With over 1,500 colleges and universities in the United States, there are roughly 200 small to mid-sized liberal arts colleges. Amongst those includes Williams, Amherst, Swarthmore, Wellesley, Emory, Vassar, just to name a few. While you may or may not have heard of these colleges during your college information session at your high school, this article is going to explain to you why you should consider adding them to your Common Application when the cycle opens again in August.
1. High faculty to student ratio
What does this mean? This means that rather than being amongst a sea of 500 students in a lecture hall, liberal arts colleges are smaller, meaning classroom sizes are smaller and students are better supported by faculty members. Benefits of this is a more personalized education; rather than the temptation of skipping lectures due to the impersonal education that Universities offer, Professors know their students by name. This allows for more effective office hours visitation and a good chance of actually developing a relation with your Professors; leading to strong Letters of Recommendation, life advice, and potential references for job opportunities. And for those of you thinking about graduate/medical/law school, this also means better support for the application process by the career development office at your school.
2. Research Opportunities
While research in colleges are different from universities with graduate and PhD students, research opportunities at liberal arts colleges oftentimes allow for you to be the main researcher (with the advisory of Professors); from developing your question to carrying out the experimentation, data analysis and presentation of your work. This allows a more personalized experience of the scientific method, and what it means to be an actual scientist. In addition, research laboratories at liberal arts colleges are compatible to those you find at big universities.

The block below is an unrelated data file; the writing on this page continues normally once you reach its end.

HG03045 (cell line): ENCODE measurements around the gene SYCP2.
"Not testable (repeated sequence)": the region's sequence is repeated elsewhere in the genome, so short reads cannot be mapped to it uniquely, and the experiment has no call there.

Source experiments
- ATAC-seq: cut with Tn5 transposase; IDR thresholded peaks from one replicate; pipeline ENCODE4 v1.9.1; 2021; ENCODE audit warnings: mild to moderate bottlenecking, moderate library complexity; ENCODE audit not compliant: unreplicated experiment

3. Open Curriculums (Vassar, Amherst, Grinnell, Hamilton, Smith, Wesleyan)
4. Campus Community and Beyond
Because liberal arts colleges tend to be smaller in size, the sense of community is much stronger. This means stronger relationships and friendships so that when you sit on graduation hill, four years later, you won’t find yourself knowing less than 5 percent of your graduating class. The sense of community and identity is tightly knit at smaller colleges; this also means a stronger alumni network and networking opportunities.
Even for pre-med students, a liberal arts education provides for you a strong foundation to tackle and adapt to any challenge that faces our rapidly changing world. A liberal arts education allows for you to be life-time learner, even after you leave the classroom. It allows for you to build friendships that will last a lifetime, and it allows for you to take charge of your own education. So, when the Common Application opens on August 1st, take some consideration to adding a few liberal arts colleges to your list.